I’m looking at a photo in a magazine. It’s part of a four-page photo essay called “How We Were.” The kid in the photo could be me in 1963. The clothes this kid is wearing are the clothes I had: the striped t-shirt, the baggy pants, the Keds shoes. And her short brown hair is pinned on one side with a hair clip, exactly how I used to pin my hair back.
All the kids in this photo—there are nine of us—are standing in a circle in a parking lot; we’re all holding bikes. We are about seven years old. The circle is perfect and we are looking at a tall teenager standing in the middle of it. She’s in shorts, a white shirt, white knee socks and white running shoes. She looks like a camp counsellor.
My first thought on seeing this photo is strange. It’s not, Oh look, I remember that bike, or, I loved that t-shirt, or, Plastic streamers on the handle bars, I remember those—and playing cards pegged to the wheel spokes. No. My first thought is this: Why am I standing there in that circle like a trained circus pony, waiting to be told what to do?
But now that I think of it, I spent a lot of time as a kid going round in circles, or waiting to be told to go round in circles. Either it was circles in gym class when we were running or swimming, or it was horseback riding in circles. Campfire circles or singing circles or reading circles or drama circles or circles at birthday parties. Sitting in circles, standing in circles, perched on a fat pony going round in circles. I was always going round in circles, or waiting to be told to go round in circles, now that I think of it.
If my mind could go back in time and inhabit the body of my seven-year-old self, I would get on my bike, get out of that circle and ride the wrong way down a six-lane highway or straight into a wall, jumping off at the last second. Or maybe, I would set fire to the bike, and the plastic streamers and playing cards would spew out a dense, black storm of smoke.
It occurs to me now that everything I did as a kid was an act of radical obedience in some way or other, whether I was playing with other kids or learning how to print in class, reciting the Lord’s Prayer or watching Lassie on TV in living colour, eating Lucky Charms or just sitting alone, thinking. Somebody always told me what to do and what to think, and I always did it, I always thought it. I never knew any other option. It never occurred to me not to comply. I always found my place in the circle and stayed there, waiting to follow the instructions of whomever was standing in the middle of it.
And as I got older, it was no different. The circles got bigger and looked a little ragged and lopsided sometimes, but they were all concentric, and the person at the centre was never me. All those years, it was really just the same circle, the circle I never stepped out of.
Dancing in Barcelona by Heather Drysdale
Now here I am, I have a job as a legal secretary, I have a husband and a two-storey house and a small blue car, and I am still in this circle. Instead of looking at the camp counsellor waiting to be told what to do, I am looking at my husband, waiting, or the cashier, waiting, or the yoga instructor, waiting, or my boss, who is always ready to tell me what I should be doing, and sometimes I look at the cat in that same way, waiting.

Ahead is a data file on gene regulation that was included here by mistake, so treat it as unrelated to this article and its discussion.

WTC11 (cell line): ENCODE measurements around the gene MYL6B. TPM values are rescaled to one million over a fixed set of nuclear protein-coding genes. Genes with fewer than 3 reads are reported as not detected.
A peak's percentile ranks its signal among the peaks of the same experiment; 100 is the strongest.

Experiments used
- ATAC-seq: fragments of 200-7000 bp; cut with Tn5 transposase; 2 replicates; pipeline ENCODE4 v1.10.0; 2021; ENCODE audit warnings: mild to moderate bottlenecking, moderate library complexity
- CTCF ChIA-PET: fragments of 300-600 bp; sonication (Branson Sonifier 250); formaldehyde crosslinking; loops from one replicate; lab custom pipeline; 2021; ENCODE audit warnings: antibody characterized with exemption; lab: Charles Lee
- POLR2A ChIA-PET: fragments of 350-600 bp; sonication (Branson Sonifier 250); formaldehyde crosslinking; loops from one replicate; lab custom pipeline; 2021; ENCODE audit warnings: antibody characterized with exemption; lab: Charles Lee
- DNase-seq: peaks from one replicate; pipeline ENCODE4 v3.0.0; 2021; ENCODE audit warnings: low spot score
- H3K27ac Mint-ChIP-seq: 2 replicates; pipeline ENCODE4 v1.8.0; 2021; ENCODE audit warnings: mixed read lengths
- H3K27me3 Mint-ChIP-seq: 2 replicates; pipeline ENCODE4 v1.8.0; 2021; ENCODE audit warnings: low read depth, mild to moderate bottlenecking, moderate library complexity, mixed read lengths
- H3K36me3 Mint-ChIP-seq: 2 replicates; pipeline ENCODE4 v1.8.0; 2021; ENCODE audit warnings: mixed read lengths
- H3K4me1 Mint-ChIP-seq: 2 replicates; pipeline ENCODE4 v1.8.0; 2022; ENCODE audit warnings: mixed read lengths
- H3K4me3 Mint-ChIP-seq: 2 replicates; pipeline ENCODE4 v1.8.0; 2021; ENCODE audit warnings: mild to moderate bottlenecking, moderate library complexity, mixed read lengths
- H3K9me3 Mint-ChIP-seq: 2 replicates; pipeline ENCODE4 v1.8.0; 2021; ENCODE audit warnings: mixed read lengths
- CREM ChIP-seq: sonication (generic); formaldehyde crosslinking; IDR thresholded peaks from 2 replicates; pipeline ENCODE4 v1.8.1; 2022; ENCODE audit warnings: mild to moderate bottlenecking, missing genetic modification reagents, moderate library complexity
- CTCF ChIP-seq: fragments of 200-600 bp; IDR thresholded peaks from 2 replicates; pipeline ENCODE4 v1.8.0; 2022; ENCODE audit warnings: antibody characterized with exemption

In this moment, as I look at this photo, I see it all—all my life as one single prolonged act of obedience, as deep-rooted as prayer—and I want like blazes to go back and change everything. And the first step would not be riding the bike down a six-lane highway. No, I would just wheel it over to the camp counsellor and say to her:
“Here. Take this junk heap. I don’t need it.”
And I would drop it, just let go of it, and it would clatter to the ground in a satisfying way. Then I would stand right in front of her and look straight at her and say:
“Who do you think you are, telling me what to do? Go fuck off and take all of these poor suckers with you. I’m moving to Barcelona or maybe Berlin. And if you so much as breathe a word of this to my parents, you’ll be swimming with the fishes with a cement block tied to your neck. I know someone who can take care of that, so keep your trap shut. Understand?”
Then I would march off towards the train station. At which point, someone would probably find me and grab me and put me in some kind of detention centre or boot camp for delinquents where I would trash and smash everything—all the furniture, television sets, pastel pictures on the walls, magazines with photo essays in them, and even those stupid books like Nancy Drew and the Famous Five—until maybe I’d end up in solitary confinement, and I’d trash the walls in there too, with anything I could get my hands on, a plastic spoon or fork, or even my own blood if I had to use that. There would be no end to speaking my indignation for as long as I lived, even if I had to slam my head against walls to do it. Then and only then would I know that every moment was mine—in living anger—every moment my own blood-red insurgency.
There I am in that circle, just standing there waiting. And here I am, years later, in the same circle, sitting here waiting. But now it’s different. It might look like I’m waiting for my husband to come home. But I’m not. I’m waiting for the right moment.